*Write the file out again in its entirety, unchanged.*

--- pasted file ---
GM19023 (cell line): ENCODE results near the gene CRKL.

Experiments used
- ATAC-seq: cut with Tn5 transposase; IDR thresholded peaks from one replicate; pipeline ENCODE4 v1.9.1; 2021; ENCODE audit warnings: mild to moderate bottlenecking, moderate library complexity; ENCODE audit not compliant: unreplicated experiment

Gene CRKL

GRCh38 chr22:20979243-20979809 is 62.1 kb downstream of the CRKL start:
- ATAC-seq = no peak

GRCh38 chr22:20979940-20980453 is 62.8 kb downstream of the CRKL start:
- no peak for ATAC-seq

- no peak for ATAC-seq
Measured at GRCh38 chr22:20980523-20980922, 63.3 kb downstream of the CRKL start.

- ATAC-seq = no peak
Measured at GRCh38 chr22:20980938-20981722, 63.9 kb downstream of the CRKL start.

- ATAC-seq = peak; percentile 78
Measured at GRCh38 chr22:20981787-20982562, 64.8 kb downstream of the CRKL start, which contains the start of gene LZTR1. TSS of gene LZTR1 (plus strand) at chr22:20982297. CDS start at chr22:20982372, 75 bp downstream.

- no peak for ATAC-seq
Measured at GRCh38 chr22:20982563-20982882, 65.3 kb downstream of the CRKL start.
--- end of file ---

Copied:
GM19023 (cell line): ENCODE results near the gene CRKL.

Experiments used
- ATAC-seq: cut with Tn5 transposase; IDR thresholded peaks from one replicate; pipeline ENCODE4 v1.9.1; 2021; ENCODE audit warnings: mild to moderate bottlenecking, moderate library complexity; ENCODE audit not compliant: unreplicated experiment

Gene CRKL

GRCh38 chr22:20979243-20979809 is 62.1 kb downstream of the CRKL start:
- ATAC-seq = no peak

GRCh38 chr22:20979940-20980453 is 62.8 kb downstream of the CRKL start:
- no peak for ATAC-seq

- no peak for ATAC-seq
Measured at GRCh38 chr22:20980523-20980922, 63.3 kb downstream of the CRKL start.

- ATAC-seq = no peak
Measured at GRCh38 chr22:20980938-20981722, 63.9 kb downstream of the CRKL start.

- ATAC-seq = peak; percentile 78
Measured at GRCh38 chr22:20981787-20982562, 64.8 kb downstream of the CRKL start, which contains the start of gene LZTR1. TSS of gene LZTR1 (plus strand) at chr22:20982297. CDS start at chr22:20982372, 75 bp downstream.

- no peak for ATAC-seq
Measured at GRCh38 chr22:20982563-20982882, 65.3 kb downstream of the CRKL start.